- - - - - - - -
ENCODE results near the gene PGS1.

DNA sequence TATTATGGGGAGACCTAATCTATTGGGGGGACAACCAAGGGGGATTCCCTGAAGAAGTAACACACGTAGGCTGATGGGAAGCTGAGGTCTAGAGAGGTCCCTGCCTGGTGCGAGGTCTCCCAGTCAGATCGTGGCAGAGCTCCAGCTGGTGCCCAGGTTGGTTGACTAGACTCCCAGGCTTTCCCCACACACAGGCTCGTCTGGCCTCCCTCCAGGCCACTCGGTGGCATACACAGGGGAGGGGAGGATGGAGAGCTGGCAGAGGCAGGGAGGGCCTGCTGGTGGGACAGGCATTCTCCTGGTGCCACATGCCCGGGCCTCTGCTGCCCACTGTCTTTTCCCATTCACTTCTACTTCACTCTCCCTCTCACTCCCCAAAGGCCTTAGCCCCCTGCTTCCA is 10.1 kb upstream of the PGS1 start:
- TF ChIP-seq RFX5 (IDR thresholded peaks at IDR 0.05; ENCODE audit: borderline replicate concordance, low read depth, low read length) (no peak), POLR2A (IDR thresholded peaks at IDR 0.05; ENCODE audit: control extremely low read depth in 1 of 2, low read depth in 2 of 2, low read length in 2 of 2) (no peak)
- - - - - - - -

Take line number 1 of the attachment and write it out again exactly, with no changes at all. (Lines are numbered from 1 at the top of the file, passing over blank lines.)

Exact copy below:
ENCODE results near the gene PGS1.